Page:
Jino Kang is an accomplished martial artist, writer, director and actor. He has combined his passions for martial arts and filmmaking in his three independent features, Blade Warrior, Fist 2 Fist and Weapon of Choice. Midnite Ticket recently spoke with Jino on martial arts, action cinema and independent filmmaking:
Midnite Ticket: How did you begin your career in martial arts?
Jino Kang: I was pretty much born into martial arts, and it all started with Hapkido. My father was a grandmaster in Hapkido, so at age four, I began training in school in South Korea. We immigrated to the states back in the 70s, but he didn't open up the school until I was old enough. From then on we ran the school and also went to learn other arts as well. I went out on my own and learned Kyokushin-Kai Karate, and I got a black belt in that. I learned Tae kwon do, got a black belt in that. I have also trained in Brazilian jiu jitsu for the last 13 years. That one I got into before we started researching Fist 2 Fist. I wanted to incorporate that aspect into martial arts films and thought it would be cool to learn it. I just got hooked on it, because it's such an interesting martial art, and it really ties into what we do in Hapkido, because Hapkido is primarily stand-upish, eighty to ninety percent stand-up with kicks and strikes and joint locks and throws of judo and jiu jitsu. There's no follow-up to the ground, and so if you were taken to the ground, there's no way to defend yourself, and I found that out immediately when I walked into a jiu jitsu school, and I said, "Okay, I need to learn this", and at the same time, extract the pretty part of it and incorporate that into the films. Anyway, ever since then, I still train, I still teach, I have an Hapkido school in San Francisco. I’ve been there since '87, '88. It's doing really well. We have an association with Charles Gracie so we have a Gracie school downstairs and we also do Muay Thai kickboxing.
MT: In your film Fist 2 Fist, the protagonists are fighting to keep a youth center from closing. What inspired you to include this aspect in the film?
JK: At that time, there was a downwards spiral of people losing jobs, all the centers were getting shut down. It was a really bad time, around 2008, 2009. I wanted to reflect what was going on in the environment and show the hostility that spilled all over San Francisco. I'm sure it was happening all over the states as well, but I thought that bringing that dramatic element into the film, speaking and voicing our opinions on it, that would help create drama in our film.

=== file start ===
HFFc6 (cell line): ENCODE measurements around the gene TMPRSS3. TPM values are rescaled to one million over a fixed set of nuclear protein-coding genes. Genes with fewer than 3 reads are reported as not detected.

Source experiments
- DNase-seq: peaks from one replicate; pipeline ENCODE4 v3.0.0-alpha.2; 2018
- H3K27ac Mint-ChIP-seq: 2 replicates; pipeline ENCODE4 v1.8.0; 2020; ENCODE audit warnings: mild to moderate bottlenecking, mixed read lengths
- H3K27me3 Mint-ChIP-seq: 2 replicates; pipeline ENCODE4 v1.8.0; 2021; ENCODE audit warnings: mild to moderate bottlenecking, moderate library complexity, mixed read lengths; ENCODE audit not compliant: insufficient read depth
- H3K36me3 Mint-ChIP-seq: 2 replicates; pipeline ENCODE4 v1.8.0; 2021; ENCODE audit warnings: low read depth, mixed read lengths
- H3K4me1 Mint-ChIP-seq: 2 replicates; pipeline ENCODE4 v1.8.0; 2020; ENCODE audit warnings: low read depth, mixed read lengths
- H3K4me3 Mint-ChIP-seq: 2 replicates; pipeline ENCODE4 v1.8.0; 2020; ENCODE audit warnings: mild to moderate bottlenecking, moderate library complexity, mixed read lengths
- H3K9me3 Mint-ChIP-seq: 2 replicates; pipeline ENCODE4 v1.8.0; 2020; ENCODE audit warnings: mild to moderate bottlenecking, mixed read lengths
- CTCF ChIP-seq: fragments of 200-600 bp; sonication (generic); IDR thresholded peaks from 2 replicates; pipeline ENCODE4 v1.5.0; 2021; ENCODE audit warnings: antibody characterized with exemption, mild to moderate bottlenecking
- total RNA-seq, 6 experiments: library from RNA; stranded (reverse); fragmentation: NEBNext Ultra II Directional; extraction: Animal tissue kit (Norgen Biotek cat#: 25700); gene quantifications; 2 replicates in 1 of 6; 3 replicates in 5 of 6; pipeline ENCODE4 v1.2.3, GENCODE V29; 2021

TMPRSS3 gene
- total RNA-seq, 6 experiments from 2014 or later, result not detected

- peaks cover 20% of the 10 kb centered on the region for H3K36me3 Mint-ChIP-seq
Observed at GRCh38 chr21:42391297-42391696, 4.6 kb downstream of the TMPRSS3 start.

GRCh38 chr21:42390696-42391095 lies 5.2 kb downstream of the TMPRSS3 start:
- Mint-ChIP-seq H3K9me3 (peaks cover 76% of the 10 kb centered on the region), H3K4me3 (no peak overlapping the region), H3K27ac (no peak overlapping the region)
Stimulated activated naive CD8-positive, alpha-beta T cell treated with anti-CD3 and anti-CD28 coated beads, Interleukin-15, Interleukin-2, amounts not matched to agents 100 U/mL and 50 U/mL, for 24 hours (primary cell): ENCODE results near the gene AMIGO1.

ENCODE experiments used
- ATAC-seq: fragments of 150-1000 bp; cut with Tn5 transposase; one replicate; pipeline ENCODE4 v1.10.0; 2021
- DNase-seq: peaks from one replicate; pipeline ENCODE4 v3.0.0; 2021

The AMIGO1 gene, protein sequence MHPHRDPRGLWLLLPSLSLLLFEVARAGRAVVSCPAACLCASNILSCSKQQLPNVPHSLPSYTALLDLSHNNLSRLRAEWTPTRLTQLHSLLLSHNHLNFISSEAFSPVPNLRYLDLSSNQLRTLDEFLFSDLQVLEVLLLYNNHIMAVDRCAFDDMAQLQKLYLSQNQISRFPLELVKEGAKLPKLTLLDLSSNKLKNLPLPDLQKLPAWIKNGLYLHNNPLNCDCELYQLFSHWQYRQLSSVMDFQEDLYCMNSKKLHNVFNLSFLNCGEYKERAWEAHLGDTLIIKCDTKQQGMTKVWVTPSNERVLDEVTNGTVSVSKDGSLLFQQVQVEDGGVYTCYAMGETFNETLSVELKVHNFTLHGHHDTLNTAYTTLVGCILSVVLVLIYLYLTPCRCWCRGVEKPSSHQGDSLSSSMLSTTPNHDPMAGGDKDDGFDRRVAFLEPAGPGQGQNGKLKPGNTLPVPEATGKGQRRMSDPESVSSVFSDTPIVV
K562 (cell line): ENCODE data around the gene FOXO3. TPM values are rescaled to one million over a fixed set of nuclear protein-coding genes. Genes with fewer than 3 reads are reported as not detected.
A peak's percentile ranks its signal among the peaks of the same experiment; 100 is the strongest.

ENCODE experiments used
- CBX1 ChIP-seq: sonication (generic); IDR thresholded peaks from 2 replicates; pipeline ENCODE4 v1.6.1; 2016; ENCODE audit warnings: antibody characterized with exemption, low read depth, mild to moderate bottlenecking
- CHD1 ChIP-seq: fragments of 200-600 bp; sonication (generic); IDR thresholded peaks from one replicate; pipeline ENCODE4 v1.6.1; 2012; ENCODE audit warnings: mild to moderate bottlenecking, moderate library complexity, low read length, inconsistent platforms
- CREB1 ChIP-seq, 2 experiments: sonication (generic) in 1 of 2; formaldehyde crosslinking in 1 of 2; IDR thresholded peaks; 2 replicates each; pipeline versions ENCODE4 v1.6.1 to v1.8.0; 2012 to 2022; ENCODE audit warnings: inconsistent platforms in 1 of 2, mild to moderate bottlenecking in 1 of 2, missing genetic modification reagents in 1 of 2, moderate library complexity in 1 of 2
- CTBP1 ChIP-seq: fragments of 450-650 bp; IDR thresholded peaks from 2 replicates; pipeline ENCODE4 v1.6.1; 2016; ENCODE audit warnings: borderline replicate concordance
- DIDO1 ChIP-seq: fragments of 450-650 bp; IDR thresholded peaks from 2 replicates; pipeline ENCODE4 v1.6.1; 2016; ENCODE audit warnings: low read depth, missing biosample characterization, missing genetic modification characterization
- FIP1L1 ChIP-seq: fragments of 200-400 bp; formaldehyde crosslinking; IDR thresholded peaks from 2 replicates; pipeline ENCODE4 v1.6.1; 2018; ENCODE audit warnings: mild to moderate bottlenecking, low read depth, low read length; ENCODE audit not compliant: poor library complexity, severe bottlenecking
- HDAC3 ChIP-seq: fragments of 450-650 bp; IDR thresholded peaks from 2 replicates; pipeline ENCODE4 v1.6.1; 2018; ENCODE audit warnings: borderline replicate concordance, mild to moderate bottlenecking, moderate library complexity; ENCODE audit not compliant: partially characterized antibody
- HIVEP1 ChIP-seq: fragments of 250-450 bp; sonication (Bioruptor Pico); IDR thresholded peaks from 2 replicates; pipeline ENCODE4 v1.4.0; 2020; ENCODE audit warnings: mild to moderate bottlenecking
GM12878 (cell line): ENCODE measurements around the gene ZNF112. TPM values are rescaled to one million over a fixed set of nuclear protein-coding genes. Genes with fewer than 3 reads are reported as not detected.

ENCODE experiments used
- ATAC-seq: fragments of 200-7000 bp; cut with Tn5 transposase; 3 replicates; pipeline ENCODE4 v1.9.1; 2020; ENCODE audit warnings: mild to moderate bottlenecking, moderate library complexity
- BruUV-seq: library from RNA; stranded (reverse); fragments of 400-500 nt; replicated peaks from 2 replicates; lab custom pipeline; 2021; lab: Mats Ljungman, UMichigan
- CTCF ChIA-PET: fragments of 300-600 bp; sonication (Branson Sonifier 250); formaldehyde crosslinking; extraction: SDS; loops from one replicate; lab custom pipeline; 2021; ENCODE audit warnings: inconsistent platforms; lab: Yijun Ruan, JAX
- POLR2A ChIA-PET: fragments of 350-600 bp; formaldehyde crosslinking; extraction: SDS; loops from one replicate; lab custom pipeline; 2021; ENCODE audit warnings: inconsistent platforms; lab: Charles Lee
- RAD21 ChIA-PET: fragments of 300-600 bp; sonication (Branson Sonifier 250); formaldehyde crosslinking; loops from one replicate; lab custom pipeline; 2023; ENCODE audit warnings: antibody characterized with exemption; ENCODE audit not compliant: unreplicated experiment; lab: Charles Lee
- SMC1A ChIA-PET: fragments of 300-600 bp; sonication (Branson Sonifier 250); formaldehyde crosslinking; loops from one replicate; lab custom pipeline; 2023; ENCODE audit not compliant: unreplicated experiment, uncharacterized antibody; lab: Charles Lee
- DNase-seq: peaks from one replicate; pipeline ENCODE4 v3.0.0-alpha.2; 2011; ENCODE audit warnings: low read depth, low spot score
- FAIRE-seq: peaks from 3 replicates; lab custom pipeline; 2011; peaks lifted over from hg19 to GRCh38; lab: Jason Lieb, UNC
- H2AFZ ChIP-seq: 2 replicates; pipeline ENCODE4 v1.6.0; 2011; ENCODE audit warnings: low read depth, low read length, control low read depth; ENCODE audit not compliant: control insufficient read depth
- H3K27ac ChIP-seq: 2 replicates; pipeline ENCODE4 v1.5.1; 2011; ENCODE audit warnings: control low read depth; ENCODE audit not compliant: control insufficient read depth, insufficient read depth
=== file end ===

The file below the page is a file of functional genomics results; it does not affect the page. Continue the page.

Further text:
MT: What big screen martial artists had the greatest impact on you growing up?
JK: My father used to take me, this was when we were in Korea, to all the samurai films. Toshiro Mifune's character, the Yojimbo character, really resonated with me. I was in awe with all those samurai films from Kurosawa. I was always practicing with wooden sticks and swords and playing around with that all the time. Once we came to the States, I was completely mesmerized by Bruce Lee and the kind of character that he played. The man really had talent and charisma. Anytime, he could explode into a rage and show his skill, and those films endured. It gave me some steps. I could now reach towards that kind of a greatness if I could, and I started to do my best in that sense.
MT: How did you begin your filmmaking career?
JK: I won a tournament in the 80s and during the tournament, you could win a part in a movie. I won the tournament, and they gave me a part in a low budget martial arts film. Once I really got involved, I said, "Oh, you know what? I could really do this. This is something that I could really enjoy." I enrolled into college, and I went for three years. I learned how to write, how to edit, how to shoot, learned how to crew, full-on production. That's when I made my first student film / experimental film, Blade Warrior.
MT: What are the greatest challenges you’ve faced as an independent filmmaker?
JK: I would say two things. One is financing, and that's always a problem, because obviously if you max out your own credit cards, you're going to get in trouble, right? You know a lot of filmmakers do that, especially for their own pet projects and so on. The second thing is getting distribution and getting into the right channels so a lot of people could see it, and generally, that's really tough. Independent obscurity is pretty much your enemy, because you want people to see your film. “Hey, look what I did.” That's really tough, and a lot of films don't get to that point, getting it sold, getting it distributed. That's the second part, once you get your film in the can, somebody had to distribute it. I find that always to be a challenge.
MT: You have mentioned that you work to include aspects of Sun Tsu’s Art of War in your films. What is your approach to this?
JK: Sun Tzu’s Art of War and Miyamoto Musashi’s The Book of Five Rings, I used to read those all the time. Some of the aphorisms that come from there really resonated with me. What I understood, what I interpreted, I tried to put that onto the screen. That was always a challenge. Some people get it, some people don't. I try to do my best and say, "Hey, this is what I believe.” I try to show that what is part of my film is part of that strategy.
Check back for Part 2 of Midnite Ticket's interview with Jino Kang where we discuss fight choreography, creating villains and more!